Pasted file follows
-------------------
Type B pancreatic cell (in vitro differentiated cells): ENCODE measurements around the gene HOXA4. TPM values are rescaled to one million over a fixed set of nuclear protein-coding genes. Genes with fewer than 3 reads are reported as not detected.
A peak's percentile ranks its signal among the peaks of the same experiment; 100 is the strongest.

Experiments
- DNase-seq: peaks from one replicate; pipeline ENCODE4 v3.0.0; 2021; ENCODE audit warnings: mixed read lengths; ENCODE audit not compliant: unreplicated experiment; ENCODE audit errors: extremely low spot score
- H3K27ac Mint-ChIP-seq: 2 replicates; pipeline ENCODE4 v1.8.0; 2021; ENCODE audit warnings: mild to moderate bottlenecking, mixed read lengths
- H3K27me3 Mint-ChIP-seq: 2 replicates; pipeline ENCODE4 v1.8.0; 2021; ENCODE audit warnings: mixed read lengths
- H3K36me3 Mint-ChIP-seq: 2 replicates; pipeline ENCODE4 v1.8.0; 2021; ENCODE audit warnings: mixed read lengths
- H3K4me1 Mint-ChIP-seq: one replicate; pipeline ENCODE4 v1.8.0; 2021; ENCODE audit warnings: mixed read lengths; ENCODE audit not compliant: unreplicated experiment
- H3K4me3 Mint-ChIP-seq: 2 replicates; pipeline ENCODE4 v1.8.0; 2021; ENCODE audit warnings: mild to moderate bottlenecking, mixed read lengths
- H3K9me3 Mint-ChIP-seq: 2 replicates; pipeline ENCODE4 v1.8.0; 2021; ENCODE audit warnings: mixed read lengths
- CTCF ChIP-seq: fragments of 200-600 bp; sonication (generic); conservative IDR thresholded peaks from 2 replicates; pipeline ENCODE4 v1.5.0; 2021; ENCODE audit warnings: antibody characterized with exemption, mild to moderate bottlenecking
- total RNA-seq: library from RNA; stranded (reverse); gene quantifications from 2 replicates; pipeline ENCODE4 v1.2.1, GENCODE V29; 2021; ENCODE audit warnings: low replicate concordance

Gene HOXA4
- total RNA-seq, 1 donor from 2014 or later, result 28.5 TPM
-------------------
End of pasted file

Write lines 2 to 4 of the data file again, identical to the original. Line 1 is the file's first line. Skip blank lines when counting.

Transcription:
A peak's percentile ranks its signal among the peaks of the same experiment; 100 is the strongest.

Experiments
- DNase-seq: peaks from one replicate; pipeline ENCODE4 v3.0.0; 2021; ENCODE audit warnings: mixed read lengths; ENCODE audit not compliant: unreplicated experiment; ENCODE audit errors: extremely low spot score